Campaign to help young people see God’s plans for them

By Rowena Orejana, 13 March 2021
Diocese of Parramatta pilgrims during a World Youth Day formation session. Image: Diocese of Parramatta


Bible Society New Zealand is to launch a campaign designed to be a movement throughout Asia-Pacific that it is hoped will invigorate the faith of young people, and help them discern God’s plans for them.

The campaign, brainchild of Bible Society NZ Catholic adviser John Bergin, is a follow up to Pope Francis’ exhortation Christus Vivit, which was based on the results of the 2018 synod on young people, faith and vocational discernment.

“The idea was to specifically help young people discern their calling in life by encouraging them to develop a closer relationship with God through Scripture, and seeking the advice and help on the big issues that they said were impacting on their life,” Mr Bergin said.

He added that it is hoped that the campaign will create a movement which young people, particularly young Catholics, would be quite happy to become part of, and which would help them determine what God’s plans are for their lives.

“Don’t ask your mate. Don’t ask your schoolteacher. Don’t ask your gym instructor. Ask God,” he explained. “And the only way you can do that, really, is to have a relationship with God.”

He said three words were taken from the Pope’s exhortation: listen, decide and act. “Listen to God’s word, decide what you are going to do about it and act, put it into action,” he said.

Mr Bergin said there are four key elements to this campaign. The first is the creation of the Catholic Bible website called The Word (

“It has on it video clips of all the New Zealand bishops, about 30 priests in New Zealand, and a large number of students and young people reflecting on Scriptures in various ways,” he said.

The second element is the establishment of a New Testament text that is accessible to young people – called “Identity Identified: a young person’s guide to life”.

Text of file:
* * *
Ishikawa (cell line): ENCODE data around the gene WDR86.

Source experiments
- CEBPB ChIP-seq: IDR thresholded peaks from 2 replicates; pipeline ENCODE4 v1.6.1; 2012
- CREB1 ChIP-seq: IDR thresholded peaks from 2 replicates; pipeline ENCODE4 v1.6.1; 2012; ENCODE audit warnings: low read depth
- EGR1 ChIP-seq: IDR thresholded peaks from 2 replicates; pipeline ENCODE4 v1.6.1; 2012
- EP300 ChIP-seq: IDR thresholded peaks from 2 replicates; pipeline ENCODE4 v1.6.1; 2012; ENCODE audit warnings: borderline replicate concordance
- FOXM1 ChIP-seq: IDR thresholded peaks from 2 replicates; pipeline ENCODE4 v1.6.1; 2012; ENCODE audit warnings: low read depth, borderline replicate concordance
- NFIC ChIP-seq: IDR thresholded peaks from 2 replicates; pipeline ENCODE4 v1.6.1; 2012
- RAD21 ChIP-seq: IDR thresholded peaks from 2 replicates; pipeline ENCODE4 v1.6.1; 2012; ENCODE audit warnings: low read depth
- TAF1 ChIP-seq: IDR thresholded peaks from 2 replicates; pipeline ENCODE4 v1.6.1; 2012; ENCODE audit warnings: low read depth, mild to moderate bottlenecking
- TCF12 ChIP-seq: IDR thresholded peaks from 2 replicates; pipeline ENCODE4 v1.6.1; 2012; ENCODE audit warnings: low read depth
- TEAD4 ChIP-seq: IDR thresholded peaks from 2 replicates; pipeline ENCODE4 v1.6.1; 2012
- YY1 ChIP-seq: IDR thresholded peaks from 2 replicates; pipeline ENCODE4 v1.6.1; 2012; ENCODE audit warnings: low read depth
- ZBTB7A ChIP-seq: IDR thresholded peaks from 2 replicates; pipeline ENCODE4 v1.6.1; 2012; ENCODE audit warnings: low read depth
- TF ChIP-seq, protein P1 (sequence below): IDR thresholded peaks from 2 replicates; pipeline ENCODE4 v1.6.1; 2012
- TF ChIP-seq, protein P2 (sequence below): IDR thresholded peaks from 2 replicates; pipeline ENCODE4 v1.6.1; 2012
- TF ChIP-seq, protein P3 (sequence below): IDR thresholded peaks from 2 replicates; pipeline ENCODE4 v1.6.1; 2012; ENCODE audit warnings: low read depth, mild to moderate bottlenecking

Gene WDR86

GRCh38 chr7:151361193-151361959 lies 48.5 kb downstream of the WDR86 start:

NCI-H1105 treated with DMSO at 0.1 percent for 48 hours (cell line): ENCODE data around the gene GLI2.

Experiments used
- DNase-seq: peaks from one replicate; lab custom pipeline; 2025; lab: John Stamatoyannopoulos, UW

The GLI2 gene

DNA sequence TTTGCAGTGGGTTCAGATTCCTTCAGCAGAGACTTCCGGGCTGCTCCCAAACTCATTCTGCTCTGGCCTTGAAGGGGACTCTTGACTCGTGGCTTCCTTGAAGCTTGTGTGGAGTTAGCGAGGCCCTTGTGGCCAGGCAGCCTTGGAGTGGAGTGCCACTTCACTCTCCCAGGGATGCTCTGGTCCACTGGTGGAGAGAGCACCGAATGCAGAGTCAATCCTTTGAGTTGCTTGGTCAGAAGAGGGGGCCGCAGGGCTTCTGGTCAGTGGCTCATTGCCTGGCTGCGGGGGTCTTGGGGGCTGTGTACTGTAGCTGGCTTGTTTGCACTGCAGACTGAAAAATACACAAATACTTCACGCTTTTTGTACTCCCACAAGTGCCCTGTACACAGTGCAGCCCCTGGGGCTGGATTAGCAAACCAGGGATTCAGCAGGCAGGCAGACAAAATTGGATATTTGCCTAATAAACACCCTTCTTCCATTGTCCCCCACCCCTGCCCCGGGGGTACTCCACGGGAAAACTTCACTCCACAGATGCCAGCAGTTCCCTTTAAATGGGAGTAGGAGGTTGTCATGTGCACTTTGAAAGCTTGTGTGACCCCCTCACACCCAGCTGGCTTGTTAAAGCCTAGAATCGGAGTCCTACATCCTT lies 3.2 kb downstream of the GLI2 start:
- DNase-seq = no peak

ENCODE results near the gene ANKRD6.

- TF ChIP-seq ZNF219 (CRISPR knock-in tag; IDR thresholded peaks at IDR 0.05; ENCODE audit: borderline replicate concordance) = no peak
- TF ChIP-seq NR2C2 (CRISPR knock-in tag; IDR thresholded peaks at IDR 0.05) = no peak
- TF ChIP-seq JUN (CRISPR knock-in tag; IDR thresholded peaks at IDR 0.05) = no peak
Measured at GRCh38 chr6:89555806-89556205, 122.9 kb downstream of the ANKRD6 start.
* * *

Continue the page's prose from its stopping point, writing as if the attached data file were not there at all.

This text will have highlighted passages throughout which address the issues that are impacting young people like bullying, coming from a broken family, sex before marriage, loneliness and suicide.

“It will have Church teachings on those topics as a special inserts throughout the whole book,” he said.

Mr Bergin said New Zealand Bishops Stephen Lowe and Michael Dooley, as well as Cardinal John Dew, are among the many contributors who have written reflections and specific articles on the big issues of life for the new publication.

“The [work] will be submitted to Cardinal [Luis] Tagle, who will be asked to issue an imprimatur for it. A special edition of the finished product will be presented to Pope Francis as Bible Society’s response to his call for young people to listen to God’s Word, decide what to do about it and to take action,” he said.

Along with the bishops of New Zealand, bishops and theologians from Australia, the Philippines, Vietnam, India, Borneo, Indonesia, and Malaysia have contributed articles to the work.

Mr Bergin said the campaign will be rolled out in New Zealand and four other countries in July, 2021, and to four other countries the following year.

The third element in the campaign is the development of a parish project aid “so that young people who want to do a period of time of working through these issues in a group environment can”.

The last element in the campaign is a downloadable app which links to Identity Identified and The Word website. “Once they get the app, they will have a daily reflection available to them on these issues,” Mr Bergin said.

“A lot of young people . . . struggle with issues, and we don’t know about it. It’s easy to say – go and pray about it, go and talk to the saints, go and read the Bible, but that’s not going to cut it for a lot of young people,” he said.

Mr Bergin said Come and Follow Me is Bible Society’s response to the challenge for young people to be more engaged and more enthusiastic about life, through the guidance of the Scriptures, in ways that they can relate to, as well as helping them understand Church teachings on key issues when everything can be confusing and troubling for them.

Reproduced with permission from the 24 January – 6 February 2021 (Issue 606) edition of NZ Catholic, the national Catholic newspaper of New Zealand, published by the Catholic Bishop of Auckland.


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